Peer review and networks in STEM disciplines - a question of gendered Inclusion, exclusion and power?
Felizitas Sagebiel (University of Wuppertal)
Paper short abstract:
Based on research the paper will discuss, how exclusion processes (in STEM) excellence construction are included in peer reviews and assessment procedures, focusing on the individual qualification and merit, while neglecting those factors as masculine power in gatekeeping, mentoring and networks.
Paper long abstract:
Peer reviews or assessments are very important in science and institutions of higher education. Formal and informal networks influence definition of good science as well as successful scientists and engineers. Cooperation in research projects and publication need integration in relevant networks. For definition of excellence, the relevant quantity of high output in academia has neglected those factors as power in masculine biased gatekeeping, mentoring and networks, by focusing only on the individual qualification and merit. Therefore, the construction of excellence as high performance with numerous publications, successfully securing research grants and (particularly for engineers) patents is not gender neutral. Quantity of publications in journals with peer review play a central role for definition of scientific excellence of a scientist. There is a general belief in academia that publication in a peer-reviewed journal shows a higher qualification than a publication in a journal without peer review or in books. What is nearly never considered is the integration of scientists and reviewers in relevant networks with inclusion and exclusion processes, questioning the principle of objectivity and meritocracy. Even though mostly male gatekeepers and men's networks play an important, powerful but hidden role in the evaluation system of science they are not considered as biasing objectivity of the results of knowledge production. In networks of so-called gender-neutral journals, women participate still less in comparison to men and seem to be less qualified. The paper will discuss examples of biases (in STEM), based on qualitative empirical experiences from European and German projects in academia.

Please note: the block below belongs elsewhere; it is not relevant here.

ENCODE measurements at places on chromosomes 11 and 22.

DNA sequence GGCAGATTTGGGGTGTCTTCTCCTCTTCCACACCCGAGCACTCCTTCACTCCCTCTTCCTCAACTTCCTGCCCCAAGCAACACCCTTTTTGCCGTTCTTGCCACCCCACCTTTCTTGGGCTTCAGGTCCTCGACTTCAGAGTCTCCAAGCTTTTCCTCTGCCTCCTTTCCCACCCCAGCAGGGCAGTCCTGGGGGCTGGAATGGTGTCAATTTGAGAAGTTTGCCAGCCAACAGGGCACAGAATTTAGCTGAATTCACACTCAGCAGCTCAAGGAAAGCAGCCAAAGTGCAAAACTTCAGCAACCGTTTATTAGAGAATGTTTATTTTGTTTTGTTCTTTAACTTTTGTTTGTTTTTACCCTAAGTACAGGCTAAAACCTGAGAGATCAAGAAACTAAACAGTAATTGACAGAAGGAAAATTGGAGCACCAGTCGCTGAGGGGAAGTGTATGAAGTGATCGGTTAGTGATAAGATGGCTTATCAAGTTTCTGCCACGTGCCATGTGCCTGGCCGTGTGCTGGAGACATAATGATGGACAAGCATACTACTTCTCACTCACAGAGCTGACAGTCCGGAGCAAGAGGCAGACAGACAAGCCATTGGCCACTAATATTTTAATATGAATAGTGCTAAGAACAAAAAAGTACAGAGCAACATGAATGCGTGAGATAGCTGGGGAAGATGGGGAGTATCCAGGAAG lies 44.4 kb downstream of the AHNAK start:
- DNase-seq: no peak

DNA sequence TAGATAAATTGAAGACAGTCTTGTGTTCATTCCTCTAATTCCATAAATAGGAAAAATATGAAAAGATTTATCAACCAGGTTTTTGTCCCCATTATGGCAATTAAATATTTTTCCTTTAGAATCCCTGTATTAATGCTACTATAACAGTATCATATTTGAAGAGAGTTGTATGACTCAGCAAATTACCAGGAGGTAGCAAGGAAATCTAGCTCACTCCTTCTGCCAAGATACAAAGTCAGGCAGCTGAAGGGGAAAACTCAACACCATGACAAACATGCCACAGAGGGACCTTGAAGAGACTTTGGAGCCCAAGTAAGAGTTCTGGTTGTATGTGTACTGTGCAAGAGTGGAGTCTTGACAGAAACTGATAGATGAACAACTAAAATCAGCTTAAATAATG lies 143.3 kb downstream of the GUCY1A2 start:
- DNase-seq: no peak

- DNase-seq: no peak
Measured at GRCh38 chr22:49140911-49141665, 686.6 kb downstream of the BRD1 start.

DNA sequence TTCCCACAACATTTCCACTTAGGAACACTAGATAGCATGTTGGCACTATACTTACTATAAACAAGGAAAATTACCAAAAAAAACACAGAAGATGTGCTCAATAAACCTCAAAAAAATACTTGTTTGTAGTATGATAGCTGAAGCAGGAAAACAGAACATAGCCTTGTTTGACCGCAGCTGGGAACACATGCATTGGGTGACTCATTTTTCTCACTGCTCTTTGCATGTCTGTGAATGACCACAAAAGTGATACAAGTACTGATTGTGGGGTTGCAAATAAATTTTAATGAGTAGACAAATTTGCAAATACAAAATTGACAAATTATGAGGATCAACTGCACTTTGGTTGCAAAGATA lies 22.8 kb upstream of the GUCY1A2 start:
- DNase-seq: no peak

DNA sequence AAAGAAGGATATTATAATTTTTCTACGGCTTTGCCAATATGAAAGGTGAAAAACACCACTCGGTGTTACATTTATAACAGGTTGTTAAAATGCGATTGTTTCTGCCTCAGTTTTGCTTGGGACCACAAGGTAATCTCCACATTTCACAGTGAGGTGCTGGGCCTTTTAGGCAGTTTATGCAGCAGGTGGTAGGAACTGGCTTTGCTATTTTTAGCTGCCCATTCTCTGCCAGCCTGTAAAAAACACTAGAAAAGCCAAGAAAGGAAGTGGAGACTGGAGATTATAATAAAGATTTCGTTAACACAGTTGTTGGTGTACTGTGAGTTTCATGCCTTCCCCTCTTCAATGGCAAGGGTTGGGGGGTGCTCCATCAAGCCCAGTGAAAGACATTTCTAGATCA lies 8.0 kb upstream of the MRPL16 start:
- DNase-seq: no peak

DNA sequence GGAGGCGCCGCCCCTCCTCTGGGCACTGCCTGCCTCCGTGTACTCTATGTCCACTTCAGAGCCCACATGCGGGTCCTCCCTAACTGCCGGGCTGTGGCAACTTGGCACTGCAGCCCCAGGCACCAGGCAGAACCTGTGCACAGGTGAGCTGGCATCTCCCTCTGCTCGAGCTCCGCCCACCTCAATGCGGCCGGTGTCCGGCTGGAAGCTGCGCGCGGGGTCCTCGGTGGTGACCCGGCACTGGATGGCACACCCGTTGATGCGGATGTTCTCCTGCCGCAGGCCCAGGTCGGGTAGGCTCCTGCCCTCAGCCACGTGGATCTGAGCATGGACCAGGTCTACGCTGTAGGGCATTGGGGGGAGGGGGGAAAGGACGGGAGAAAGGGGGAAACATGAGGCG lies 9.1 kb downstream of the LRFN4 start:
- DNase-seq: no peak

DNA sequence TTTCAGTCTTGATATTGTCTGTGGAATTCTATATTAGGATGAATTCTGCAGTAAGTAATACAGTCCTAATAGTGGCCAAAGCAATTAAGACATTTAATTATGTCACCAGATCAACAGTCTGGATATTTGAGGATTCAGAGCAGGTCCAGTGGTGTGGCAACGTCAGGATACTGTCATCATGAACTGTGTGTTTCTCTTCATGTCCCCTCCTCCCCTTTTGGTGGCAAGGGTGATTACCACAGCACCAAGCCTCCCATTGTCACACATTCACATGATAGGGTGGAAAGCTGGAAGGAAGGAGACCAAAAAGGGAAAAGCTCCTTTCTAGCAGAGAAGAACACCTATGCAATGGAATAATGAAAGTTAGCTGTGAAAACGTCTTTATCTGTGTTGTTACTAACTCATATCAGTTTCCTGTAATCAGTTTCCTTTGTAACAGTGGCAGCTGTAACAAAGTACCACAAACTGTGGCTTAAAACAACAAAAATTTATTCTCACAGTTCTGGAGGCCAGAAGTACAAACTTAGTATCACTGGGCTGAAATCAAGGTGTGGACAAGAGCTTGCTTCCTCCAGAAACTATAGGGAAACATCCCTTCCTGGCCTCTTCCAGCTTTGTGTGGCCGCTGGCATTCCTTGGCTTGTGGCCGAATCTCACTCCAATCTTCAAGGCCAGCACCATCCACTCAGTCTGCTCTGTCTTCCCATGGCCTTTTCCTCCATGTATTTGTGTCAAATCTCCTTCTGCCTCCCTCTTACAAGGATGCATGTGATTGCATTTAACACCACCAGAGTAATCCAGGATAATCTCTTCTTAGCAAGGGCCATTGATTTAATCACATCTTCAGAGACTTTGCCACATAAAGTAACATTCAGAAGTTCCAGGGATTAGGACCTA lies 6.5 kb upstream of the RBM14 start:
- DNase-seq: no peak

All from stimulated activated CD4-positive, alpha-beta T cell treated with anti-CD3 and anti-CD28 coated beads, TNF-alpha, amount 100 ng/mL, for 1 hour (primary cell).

The room where it happens: inclusion, exclusion and power in STS research and practice